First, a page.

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New tourism guidebook launches in Digby

The new 2017 tourism guidebook for Digby Area. Balancing Rock in Tiverton is featured on the cover.
The new 2017 tourism guidebook for Digby Area. Balancing Rock in Tiverton is featured on the cover.

DIGBY, NS - Digby County has a new tourism guidebook for the 2017 season, and it’s something to take note of.

The new book, called Experience Digby Area, is robust, colourful and full of handy tips on what to see and how long to stick around for.

The group who produced the guidebook includes Saskia Geerts, Greg Turner, Frost, Linda Graham and Mary Tibbetts. Their first meeting was in December, and they got to work right away on creating content and finding advertisers.

By February, the content was complete. Geerts says the time and energy these people invested is “really incredible.” She can’t even think of how many hours were spent putting everything together.

Graham and Frost even went door to door around the county – everywhere from Digby town to Brier Island – seeking businesses to advertise in the book.

“I’m always amazed at how our community can come together to get stuff done,” she says.

“Some towns have dedicated tourism boards with big budgets, while ours is entirely volunteer. It’s just so nice to see,” she says.

The group did get some professional guidance. After receiving a grant from the Digby-Clare Community Business Development Coorporation (CBDC), the group worked with Jim Todd of Todd Graphic, who helped provide insight on page design and layout.

The photos used for the guide are from the Inspiring Content grant won by the town in 2016, which produced video footage and photos for marketing purposes.

Other photos used in the guidebook were taken by locals. The guidebook even includes a few photos taken by Digby’s own Ben Cleveland, who regularly posts content ranging from wildlife shots to colourful sunsets on various social media pages.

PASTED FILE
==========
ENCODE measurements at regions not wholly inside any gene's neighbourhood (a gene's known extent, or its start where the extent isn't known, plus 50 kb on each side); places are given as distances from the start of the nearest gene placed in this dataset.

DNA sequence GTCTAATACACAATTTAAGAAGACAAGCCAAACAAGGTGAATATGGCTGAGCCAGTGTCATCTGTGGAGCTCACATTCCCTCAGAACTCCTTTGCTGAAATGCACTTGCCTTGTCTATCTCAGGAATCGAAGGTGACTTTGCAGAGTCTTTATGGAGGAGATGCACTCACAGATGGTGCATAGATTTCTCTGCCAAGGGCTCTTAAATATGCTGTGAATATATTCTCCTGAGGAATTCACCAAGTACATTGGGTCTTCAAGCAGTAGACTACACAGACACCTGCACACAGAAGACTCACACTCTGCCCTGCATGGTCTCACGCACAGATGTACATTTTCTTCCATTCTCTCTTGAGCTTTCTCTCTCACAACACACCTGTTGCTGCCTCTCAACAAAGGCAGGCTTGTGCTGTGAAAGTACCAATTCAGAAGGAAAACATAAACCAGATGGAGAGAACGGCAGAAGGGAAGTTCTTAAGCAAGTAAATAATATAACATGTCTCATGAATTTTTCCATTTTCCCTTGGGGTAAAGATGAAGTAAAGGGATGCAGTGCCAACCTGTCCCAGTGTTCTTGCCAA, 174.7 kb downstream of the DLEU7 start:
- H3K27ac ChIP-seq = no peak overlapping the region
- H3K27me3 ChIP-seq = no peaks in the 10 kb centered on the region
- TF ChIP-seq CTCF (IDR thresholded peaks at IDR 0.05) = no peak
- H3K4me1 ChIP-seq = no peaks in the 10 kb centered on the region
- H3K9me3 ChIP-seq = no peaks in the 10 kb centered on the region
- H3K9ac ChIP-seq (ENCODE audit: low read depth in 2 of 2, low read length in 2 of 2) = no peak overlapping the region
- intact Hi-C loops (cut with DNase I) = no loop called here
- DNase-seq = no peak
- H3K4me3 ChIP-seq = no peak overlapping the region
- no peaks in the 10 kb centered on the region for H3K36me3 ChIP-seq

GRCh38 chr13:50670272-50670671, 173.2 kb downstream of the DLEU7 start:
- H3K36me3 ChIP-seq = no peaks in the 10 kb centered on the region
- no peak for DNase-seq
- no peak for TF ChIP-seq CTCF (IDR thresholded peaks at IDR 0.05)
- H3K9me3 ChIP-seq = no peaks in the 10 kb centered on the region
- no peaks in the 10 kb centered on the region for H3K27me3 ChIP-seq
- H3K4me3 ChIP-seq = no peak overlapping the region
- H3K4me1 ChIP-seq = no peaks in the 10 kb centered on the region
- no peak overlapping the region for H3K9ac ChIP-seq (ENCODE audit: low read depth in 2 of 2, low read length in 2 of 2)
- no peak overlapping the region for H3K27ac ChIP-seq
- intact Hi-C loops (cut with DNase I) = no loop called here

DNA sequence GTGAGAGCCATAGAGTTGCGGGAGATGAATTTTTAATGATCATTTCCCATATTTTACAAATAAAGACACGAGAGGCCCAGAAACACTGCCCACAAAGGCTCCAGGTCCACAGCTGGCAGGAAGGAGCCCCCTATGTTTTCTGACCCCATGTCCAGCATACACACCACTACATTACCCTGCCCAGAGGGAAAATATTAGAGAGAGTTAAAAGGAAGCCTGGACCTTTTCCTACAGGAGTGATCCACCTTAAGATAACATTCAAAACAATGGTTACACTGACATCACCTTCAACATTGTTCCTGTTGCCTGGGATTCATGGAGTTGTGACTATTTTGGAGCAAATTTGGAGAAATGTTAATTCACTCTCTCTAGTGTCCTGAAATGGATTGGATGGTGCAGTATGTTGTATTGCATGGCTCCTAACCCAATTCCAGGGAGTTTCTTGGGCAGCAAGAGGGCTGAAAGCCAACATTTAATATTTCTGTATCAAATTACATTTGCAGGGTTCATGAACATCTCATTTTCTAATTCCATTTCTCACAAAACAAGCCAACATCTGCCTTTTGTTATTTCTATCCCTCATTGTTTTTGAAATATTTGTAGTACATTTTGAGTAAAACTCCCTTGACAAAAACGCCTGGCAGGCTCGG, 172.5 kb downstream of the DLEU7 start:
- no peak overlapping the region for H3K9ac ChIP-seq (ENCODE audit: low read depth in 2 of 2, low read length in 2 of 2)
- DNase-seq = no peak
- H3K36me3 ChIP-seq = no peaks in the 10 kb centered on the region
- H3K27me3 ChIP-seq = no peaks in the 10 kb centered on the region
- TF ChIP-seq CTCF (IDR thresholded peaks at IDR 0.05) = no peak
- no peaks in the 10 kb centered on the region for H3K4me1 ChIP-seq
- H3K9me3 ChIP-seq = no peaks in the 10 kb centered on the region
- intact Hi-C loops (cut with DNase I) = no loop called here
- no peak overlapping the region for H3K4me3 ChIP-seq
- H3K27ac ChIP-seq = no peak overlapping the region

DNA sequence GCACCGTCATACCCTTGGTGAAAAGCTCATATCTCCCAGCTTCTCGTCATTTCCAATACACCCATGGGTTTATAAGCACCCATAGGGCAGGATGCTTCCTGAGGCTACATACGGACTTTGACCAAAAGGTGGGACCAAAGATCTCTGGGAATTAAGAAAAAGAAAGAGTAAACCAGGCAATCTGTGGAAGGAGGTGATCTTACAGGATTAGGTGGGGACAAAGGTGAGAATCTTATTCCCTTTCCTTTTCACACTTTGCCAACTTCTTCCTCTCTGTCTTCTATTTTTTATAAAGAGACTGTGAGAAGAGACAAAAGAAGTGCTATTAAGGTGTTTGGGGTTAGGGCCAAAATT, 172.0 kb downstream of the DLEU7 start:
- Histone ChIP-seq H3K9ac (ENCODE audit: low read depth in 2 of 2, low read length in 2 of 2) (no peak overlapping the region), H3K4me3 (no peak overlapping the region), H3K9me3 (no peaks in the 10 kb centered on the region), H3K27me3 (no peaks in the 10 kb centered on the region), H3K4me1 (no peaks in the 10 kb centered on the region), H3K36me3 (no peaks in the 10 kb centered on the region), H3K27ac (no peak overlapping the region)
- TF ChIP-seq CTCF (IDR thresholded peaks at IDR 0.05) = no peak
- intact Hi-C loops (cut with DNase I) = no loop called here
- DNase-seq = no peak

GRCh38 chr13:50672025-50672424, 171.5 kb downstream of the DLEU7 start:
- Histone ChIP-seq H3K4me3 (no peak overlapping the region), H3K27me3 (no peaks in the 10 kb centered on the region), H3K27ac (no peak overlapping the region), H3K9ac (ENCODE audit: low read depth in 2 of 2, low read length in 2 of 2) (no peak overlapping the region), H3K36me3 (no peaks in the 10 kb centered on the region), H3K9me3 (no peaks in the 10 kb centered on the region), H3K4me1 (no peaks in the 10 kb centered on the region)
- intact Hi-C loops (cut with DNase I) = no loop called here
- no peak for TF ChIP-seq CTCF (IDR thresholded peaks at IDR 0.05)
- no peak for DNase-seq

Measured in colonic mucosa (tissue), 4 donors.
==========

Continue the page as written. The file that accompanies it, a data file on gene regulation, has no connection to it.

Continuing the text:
The new guidebook contains lots of helpful hints for tourists and county residents alike, such as a map pinpointing notable trails, parks, lighthouses and Visitor Information centres across the region.

Geerts says a key feature of the new guidebook is pages that feature descriptions of areas such as Bear River and Brier Island which also feature a proposed length of visit. This is in an effort to encourage people to spend a night or two instead of making a day trip. The route 217 Scenic Drive, for example, recommends one day or more.

“It’s much easier to convince one person or one group of people to stay than it is to convince many separate people,” says Geerts.

“We’re hoping these hints will draw people to the area, but also help create opportunities for local businesses.”

The guidebook also boasts a map pinpointing notable trails, parks, lighthouses and Visitor Information centres across the region. A detailed map of Digby Town is also included – a feature Geerts really wanted, and felt was lacking from the previous version.

The guidebooks will soon be distributed to information centres around the province, and will be brought to Saltscapes in Halifax. Bay Ferries will also carry brochures on the ferry, and the Halifax Airport and Waterfront areas will also carry it.

The guidebook is a representation of Digby itself – simple, picturesque, and surprising. Geerts says she hopes it will “excite new and returning tourists,” and “encourage them to explore our beautiful landscapes.”

“It really captures everything that Digby has to offer,” she says.

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